Heads Up

Don’t know if you’ve been following the proposed DOL changes in the definition of “fiduciary” but you probably should. If you don’t advise clients on issues related to their pension plan investments why do you care? Because the new rule will also apply to IRAs. I’ve highlighted a few of the most significant issues.

Currently the agency goes by a five-part fiduciary test. According to the current rule, established in 1975, an advisor is not treated as a fiduciary unless, with respect to advice, he or she (1) makes recommendations on investing in, purchasing or selling securities or other property, or give advice as to their value (2) on a regular basis (3) pursuant to a mutual understanding that the advice (4) will serve as a primary basis for investment decisions, and (5) will be individualized to the particular needs of the plan.

The new proposed rule provides:

A person gives fiduciary investment advice if, for a direct or indirect fee, he or she –

Provides the requisite type of advice:

  • Appraisals or fairness opinions about the value of securities or other property;
  • Recommendations on investing in, purchasing, holding, or selling securities; or
  • Recommendations as to the management of securities or other property;

And meets one of the following conditions:

  • Represents to a plan, participant or beneficiary that the individual is acting as an ERISA fiduciary;
  • Is already an ERISA fiduciary to the plan by virtue of having any control over the management or disposition of plan assets, or by having discretionary authority over the administration of the plan;
  • Is an investment adviser under the Investment Advisers Act of 1940; or
  • Provides the advice pursuant to an agreement or understanding that the advice may be considered in connection with investment or management decisions with respect to plan assets and will be individualized to the needs of the plan.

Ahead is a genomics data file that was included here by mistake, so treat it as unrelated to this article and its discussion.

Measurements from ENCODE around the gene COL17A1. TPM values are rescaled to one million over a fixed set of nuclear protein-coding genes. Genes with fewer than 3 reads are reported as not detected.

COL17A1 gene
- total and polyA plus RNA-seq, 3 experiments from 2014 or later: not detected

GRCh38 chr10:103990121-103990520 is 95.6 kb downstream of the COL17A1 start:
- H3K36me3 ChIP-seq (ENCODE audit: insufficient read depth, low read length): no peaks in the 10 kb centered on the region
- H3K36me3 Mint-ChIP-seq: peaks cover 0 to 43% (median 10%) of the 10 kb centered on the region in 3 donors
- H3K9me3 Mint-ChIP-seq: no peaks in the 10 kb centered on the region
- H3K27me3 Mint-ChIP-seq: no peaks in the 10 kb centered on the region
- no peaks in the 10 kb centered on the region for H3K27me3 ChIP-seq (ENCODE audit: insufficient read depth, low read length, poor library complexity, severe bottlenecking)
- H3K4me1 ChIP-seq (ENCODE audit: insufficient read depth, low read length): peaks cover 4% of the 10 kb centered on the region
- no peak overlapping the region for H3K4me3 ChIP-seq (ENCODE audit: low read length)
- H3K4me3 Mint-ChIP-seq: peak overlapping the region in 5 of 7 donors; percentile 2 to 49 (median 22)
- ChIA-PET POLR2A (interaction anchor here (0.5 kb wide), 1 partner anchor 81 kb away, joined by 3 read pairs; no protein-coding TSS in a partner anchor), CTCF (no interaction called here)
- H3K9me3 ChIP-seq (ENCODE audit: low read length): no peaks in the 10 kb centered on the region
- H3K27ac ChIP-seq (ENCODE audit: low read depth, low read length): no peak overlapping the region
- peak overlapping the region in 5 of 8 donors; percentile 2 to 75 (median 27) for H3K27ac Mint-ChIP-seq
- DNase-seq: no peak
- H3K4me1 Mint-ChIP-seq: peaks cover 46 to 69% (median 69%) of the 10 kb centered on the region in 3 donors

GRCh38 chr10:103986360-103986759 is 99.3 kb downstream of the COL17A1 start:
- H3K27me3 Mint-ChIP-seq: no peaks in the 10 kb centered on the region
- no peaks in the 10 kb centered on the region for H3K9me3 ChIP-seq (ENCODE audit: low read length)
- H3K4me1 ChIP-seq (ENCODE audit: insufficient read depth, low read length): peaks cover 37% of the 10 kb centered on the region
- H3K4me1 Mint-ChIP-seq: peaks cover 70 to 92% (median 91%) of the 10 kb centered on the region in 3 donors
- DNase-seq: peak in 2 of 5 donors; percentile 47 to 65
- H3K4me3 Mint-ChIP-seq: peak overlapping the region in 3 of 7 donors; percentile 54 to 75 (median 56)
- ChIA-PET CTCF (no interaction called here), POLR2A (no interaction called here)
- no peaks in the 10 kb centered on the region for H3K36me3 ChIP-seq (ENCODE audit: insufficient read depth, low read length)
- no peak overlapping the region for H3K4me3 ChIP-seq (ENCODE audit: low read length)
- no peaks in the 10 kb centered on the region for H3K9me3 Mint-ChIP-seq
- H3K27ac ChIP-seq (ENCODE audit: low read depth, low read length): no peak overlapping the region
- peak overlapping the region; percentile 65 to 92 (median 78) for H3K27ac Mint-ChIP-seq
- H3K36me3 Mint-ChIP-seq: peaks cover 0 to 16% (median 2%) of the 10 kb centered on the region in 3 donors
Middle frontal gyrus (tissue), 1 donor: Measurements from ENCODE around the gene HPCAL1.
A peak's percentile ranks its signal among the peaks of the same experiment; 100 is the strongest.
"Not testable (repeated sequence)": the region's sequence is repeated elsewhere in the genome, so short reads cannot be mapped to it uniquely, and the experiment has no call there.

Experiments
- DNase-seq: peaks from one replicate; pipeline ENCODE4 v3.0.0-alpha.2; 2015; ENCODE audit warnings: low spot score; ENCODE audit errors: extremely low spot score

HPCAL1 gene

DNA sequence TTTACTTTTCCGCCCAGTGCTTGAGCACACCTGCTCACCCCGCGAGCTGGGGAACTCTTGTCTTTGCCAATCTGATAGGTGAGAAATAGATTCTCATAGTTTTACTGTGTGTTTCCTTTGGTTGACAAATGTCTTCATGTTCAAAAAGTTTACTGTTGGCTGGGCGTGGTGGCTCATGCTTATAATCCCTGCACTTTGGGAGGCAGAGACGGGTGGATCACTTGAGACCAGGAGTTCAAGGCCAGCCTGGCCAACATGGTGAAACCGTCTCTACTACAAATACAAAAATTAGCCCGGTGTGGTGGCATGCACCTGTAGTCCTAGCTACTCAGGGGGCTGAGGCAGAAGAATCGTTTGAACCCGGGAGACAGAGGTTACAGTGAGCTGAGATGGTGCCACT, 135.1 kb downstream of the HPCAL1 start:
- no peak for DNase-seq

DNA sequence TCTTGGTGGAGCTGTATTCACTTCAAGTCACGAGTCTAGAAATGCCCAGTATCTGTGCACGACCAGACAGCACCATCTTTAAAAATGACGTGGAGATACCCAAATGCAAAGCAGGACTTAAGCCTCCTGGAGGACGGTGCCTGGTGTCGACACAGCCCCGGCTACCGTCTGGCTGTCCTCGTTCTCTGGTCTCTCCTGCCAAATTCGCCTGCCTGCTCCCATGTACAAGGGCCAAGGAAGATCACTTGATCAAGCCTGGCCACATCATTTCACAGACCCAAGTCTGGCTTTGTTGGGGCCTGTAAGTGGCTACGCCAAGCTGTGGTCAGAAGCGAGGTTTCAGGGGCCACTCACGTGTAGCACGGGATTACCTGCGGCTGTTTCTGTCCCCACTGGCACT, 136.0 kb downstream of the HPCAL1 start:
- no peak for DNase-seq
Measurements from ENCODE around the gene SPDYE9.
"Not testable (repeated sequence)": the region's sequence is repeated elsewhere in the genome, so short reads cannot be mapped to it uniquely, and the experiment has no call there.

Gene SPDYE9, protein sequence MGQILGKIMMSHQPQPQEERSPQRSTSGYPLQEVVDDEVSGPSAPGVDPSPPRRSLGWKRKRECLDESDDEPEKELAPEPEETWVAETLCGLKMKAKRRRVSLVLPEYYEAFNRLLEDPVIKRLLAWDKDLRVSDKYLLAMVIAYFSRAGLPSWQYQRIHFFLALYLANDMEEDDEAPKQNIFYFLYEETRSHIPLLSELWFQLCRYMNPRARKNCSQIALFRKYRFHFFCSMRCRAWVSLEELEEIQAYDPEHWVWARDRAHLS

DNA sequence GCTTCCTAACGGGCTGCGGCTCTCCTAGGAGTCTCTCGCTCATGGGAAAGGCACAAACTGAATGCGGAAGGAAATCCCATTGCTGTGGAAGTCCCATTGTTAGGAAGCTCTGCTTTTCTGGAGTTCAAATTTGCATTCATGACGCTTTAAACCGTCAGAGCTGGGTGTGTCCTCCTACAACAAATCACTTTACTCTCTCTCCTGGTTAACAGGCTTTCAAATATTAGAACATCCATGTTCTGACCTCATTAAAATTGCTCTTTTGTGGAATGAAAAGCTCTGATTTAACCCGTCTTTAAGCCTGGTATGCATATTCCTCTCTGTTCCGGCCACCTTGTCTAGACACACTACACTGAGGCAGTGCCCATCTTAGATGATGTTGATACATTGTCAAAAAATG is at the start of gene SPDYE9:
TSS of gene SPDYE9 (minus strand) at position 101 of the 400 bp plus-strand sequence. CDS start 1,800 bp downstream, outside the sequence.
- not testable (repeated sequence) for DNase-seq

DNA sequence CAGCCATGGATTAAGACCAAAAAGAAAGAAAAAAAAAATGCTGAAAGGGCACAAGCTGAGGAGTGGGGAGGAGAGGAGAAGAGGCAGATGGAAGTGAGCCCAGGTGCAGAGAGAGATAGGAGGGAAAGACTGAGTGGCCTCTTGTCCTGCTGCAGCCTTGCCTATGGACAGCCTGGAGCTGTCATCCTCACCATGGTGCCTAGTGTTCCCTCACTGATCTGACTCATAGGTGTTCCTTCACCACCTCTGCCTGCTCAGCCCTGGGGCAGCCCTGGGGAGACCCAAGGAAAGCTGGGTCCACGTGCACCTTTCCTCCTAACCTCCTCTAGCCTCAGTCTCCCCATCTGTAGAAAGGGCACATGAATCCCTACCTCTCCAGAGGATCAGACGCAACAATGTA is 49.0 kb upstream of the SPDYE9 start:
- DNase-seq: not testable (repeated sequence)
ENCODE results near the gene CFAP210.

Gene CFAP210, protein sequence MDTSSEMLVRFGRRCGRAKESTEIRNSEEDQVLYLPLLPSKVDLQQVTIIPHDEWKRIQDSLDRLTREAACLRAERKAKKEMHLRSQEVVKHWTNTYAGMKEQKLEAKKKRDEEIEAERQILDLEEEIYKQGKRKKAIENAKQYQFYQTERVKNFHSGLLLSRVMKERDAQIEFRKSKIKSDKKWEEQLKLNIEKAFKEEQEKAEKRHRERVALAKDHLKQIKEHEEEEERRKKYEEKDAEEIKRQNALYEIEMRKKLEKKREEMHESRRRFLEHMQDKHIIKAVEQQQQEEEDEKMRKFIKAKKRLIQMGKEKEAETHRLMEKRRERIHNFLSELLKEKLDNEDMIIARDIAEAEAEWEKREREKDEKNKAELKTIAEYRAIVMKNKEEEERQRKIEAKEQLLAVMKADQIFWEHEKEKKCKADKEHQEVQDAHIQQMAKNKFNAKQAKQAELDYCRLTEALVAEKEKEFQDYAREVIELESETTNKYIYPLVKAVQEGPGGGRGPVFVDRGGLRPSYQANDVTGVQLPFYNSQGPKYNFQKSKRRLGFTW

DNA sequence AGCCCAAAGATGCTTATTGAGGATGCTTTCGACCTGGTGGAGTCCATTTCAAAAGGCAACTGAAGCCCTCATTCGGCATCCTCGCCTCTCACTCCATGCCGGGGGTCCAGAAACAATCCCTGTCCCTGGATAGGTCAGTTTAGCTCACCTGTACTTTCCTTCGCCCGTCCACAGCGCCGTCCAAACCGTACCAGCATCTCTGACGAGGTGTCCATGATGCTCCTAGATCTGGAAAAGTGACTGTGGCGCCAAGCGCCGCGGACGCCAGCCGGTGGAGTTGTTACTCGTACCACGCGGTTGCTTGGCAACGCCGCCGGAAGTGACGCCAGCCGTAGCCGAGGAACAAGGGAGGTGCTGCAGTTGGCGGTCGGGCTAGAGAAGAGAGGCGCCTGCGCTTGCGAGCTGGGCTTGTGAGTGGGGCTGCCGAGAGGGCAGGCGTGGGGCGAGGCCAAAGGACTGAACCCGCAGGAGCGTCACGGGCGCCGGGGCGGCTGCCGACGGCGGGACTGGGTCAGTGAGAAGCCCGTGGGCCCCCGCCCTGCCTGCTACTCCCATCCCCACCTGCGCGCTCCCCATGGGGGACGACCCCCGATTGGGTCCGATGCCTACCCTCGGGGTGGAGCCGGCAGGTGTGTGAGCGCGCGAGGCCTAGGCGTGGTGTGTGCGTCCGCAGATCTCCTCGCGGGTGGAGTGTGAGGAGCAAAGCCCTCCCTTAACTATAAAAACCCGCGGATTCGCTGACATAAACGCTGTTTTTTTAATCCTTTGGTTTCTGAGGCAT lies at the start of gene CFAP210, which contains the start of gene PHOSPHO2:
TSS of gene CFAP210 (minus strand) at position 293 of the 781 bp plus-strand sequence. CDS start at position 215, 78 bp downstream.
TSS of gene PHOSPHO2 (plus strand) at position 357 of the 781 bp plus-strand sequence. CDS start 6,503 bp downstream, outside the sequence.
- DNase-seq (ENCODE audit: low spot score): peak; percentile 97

Limitations recognizing that certain activities should not result in fiduciary status:

  • Persons who do not represent themselves to be ERISA fiduciaries, and who make it clear to the plan that they are acting for a purchaser/ seller on the opposite side of the transaction from the plan rather than providing impartial advice.
  • Employers who provide general financial/ investment information, such as recommendations on asset allocation to 401(k) participants under existing DOL guidance on investment education.
  • Persons who market investment option platforms to 401(k) plan fiduciaries on a non-individualized basis and disclose in writing that they are not providing impartial advice.
  • Appraisers who provide investment values to plans to use only for reporting their assets to the DOL and IRS.

Many financial services firms and organizations are actively working to have the rule proposed modified so, so far, the final result is still unknown. Stay tuned.

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